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While Ian Fleming created the James Bond character and introduced him to pop-culture, John Gardner has the distinction of being the author with the most Bond novels under his belt. Before becoming an author in the early 1960s, John Gardner was variously a stage magician, a Royal Marine officer, a journalist and, for a short time, a priest in the Church of England. In addition to his 16 Bond novels, Mr. Gardner has amassed quite a resume of literature; his latest book, Angels Dining at the Ritz, is the 50th of his career.

Universal Exports, Adam Farrington-Williams and Jay Harlow got in touch with Mr. Gardner for an exclusive interview about his experience with Bond, life since and and his new 'Suzie Mountford' series.


Did you ever expect to write the James Bond novels or aspire to write them?
No, I didnít think for a moment that I would ever write any Bond books. Nor did I want to. Initially I refused.

Fourteen official James Bond novels is a huge amount and a great accomplishment. Did you ever think you'd publish as many James Bond novels as you have?
No, I thought I might do maybe three or four. On reflection I really shouldnít have done as many. Should have stopped at six.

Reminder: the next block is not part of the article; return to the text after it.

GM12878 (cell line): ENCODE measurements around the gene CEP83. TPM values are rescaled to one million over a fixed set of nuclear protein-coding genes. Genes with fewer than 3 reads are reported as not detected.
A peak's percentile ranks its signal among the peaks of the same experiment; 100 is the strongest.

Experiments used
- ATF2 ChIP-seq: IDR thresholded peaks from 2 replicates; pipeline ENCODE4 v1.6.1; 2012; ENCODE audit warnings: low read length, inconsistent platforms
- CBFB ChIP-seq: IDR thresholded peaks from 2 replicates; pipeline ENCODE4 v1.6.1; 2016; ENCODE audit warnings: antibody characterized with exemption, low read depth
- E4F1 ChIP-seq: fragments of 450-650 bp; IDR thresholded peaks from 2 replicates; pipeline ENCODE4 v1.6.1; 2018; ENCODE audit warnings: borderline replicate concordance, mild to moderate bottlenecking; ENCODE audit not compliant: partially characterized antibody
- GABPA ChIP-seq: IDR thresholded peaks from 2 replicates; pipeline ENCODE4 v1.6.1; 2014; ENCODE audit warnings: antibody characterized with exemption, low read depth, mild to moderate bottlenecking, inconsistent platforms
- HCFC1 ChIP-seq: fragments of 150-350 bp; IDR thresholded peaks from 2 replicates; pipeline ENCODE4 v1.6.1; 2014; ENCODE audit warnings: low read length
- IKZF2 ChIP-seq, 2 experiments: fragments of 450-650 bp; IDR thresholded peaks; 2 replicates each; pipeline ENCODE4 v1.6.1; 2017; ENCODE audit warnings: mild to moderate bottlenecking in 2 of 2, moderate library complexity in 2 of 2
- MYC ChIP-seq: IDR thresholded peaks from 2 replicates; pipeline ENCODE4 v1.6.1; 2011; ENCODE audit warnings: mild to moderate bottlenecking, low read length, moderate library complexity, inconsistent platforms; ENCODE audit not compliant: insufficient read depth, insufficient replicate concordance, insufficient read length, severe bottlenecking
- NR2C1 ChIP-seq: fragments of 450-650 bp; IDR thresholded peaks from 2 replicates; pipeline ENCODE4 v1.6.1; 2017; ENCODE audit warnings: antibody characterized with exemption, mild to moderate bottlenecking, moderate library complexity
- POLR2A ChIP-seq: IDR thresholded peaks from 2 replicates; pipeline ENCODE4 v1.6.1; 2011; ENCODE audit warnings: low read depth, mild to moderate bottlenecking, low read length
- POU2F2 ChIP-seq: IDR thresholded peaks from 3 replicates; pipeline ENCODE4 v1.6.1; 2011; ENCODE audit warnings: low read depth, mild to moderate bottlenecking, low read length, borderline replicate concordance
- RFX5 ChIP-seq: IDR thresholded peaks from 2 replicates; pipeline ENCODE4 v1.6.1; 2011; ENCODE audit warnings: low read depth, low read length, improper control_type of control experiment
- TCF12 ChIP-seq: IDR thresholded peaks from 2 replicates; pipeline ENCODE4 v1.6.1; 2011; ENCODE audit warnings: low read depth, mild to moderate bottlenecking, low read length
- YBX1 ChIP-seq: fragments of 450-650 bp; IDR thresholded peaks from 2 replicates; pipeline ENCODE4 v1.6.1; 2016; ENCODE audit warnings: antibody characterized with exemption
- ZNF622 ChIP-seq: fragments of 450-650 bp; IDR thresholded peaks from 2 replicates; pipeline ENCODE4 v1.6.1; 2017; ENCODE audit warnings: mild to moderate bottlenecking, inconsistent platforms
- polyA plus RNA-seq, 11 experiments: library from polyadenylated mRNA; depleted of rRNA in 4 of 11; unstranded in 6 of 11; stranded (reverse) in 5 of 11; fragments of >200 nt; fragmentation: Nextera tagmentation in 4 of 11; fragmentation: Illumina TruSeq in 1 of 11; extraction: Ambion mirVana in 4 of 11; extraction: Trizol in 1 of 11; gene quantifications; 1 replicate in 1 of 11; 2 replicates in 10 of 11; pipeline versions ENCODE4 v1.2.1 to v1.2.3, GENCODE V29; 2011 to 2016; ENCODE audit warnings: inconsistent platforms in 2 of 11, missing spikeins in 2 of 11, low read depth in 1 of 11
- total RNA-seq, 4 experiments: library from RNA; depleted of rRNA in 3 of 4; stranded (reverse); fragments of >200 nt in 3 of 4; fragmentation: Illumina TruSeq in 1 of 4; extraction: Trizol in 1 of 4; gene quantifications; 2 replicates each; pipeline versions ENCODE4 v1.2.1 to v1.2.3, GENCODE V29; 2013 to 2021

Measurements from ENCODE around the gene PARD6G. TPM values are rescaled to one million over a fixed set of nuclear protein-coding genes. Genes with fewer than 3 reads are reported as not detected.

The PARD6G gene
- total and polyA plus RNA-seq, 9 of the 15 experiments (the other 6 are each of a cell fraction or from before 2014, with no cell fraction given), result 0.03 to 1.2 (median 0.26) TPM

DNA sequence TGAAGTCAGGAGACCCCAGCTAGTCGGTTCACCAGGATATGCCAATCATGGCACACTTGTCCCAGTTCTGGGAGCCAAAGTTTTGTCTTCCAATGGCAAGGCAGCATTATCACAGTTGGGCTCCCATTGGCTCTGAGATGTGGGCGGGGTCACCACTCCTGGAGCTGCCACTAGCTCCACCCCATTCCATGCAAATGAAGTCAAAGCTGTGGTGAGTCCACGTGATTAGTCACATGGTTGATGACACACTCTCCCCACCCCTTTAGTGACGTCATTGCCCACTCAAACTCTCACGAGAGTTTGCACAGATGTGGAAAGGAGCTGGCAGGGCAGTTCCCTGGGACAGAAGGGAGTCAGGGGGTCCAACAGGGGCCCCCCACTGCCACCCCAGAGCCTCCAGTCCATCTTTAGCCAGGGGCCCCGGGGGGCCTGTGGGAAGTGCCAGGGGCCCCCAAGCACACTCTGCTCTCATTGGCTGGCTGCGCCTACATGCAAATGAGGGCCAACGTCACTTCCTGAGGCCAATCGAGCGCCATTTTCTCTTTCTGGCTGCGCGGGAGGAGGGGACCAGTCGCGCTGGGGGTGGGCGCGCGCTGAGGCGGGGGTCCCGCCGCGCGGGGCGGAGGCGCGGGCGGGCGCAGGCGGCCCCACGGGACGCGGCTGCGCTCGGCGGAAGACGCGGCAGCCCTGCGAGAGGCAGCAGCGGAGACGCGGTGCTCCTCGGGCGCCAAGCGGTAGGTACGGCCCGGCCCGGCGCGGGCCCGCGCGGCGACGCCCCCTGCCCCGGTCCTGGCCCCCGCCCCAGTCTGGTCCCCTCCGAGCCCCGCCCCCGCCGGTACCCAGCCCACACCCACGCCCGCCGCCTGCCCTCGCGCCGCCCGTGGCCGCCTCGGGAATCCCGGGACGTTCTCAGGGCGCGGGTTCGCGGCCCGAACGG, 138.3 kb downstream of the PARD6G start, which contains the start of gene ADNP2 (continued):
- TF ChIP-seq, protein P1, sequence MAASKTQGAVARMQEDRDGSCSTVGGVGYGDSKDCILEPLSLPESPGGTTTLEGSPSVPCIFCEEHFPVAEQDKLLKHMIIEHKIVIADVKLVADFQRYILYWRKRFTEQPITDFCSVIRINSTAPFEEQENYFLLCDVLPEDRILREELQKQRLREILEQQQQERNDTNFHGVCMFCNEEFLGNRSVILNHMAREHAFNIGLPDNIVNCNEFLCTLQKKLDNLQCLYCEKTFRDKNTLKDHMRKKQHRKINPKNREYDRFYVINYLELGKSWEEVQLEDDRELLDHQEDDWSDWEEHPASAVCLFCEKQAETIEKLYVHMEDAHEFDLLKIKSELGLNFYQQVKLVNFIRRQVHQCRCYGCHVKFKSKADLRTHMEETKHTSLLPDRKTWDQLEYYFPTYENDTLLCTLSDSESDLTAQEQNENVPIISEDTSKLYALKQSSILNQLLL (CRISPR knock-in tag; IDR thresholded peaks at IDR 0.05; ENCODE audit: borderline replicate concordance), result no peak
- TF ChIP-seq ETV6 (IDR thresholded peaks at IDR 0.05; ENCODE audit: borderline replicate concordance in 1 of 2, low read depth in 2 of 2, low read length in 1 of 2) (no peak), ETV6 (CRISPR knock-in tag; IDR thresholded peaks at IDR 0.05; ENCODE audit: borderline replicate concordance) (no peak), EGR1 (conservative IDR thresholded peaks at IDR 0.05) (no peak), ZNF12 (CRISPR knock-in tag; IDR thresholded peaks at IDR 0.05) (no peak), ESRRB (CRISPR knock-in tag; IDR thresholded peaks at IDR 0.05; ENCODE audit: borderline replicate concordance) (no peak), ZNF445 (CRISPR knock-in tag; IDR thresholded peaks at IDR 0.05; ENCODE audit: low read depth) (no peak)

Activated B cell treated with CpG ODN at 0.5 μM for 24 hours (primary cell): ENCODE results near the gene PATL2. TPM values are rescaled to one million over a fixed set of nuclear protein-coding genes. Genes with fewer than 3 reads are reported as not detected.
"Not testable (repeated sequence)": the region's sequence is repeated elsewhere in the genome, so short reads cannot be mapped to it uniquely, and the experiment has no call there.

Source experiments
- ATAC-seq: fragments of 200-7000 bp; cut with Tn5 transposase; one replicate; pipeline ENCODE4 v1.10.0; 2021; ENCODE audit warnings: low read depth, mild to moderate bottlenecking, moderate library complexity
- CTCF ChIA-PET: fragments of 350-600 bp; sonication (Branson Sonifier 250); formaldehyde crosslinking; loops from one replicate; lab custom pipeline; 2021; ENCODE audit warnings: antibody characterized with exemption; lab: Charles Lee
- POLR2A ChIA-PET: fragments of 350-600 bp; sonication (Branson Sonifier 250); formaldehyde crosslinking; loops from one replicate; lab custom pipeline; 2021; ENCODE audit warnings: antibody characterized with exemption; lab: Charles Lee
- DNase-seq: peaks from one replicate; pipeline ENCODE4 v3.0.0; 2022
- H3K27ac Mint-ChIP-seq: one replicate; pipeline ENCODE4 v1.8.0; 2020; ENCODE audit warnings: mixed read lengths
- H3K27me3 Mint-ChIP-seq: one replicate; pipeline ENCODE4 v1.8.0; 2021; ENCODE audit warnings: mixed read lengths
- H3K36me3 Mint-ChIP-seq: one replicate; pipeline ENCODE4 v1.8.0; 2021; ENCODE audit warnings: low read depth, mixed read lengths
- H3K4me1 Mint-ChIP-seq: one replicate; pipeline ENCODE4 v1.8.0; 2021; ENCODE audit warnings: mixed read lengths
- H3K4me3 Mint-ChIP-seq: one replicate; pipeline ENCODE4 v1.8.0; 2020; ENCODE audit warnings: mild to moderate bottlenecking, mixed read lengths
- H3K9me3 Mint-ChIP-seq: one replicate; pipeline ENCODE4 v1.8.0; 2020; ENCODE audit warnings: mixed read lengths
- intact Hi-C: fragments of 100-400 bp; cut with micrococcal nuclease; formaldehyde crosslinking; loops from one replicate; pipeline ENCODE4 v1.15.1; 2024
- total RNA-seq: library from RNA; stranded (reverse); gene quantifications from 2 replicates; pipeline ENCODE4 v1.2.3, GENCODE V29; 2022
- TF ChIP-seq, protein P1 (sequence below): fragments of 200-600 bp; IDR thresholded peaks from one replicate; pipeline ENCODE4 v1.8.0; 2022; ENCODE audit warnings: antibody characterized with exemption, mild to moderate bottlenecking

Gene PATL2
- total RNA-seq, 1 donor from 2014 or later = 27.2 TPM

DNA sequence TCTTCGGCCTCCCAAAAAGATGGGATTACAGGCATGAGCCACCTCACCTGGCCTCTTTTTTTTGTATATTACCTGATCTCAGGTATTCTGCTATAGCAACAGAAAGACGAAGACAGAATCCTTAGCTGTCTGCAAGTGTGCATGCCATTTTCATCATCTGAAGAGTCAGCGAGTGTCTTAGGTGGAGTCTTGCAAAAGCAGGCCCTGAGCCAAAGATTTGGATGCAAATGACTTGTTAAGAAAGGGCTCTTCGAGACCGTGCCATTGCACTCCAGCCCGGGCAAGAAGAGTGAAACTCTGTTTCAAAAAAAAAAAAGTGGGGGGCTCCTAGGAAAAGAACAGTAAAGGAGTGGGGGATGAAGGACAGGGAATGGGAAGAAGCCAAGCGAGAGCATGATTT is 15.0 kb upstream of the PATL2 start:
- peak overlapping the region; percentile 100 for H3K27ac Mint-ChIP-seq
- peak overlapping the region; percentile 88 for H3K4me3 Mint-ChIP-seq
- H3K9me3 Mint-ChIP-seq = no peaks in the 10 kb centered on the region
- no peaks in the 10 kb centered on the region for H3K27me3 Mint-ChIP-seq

Do you think writing the James Bond novels helped you become a better author?
No. The Bond books are formula writing and that doesnít improve anyoneís technique

What is your favourite James Bond novel written by you?
The Man from Barbarossa. This didnít stick to the formula and I believe it is better because of that.

In your fourteen Bond novels you created numerous characters but which one was your favourite?
Sukie Tempesta

Which of your novels do you think has the best plot?
The Man from Barbarossa

Were you ever stuck for ideas or plotlines? If so how did you deal with it?
Often but just went on with it until I got it right which is how one should deal with life. So many people today donít seem to understand that.

Which of your Bond novels would make the best Bond film?
The Man from Barbarossa

Of your novels, which took the longest to prepare and write?
Non-Bond novel Maestro, ten years in preparation and one year in the writing. Then in the UK it was abominably badly published.

Out of your Bond novels, which one (if any) do you dislike? How could you have improved it, on reflection?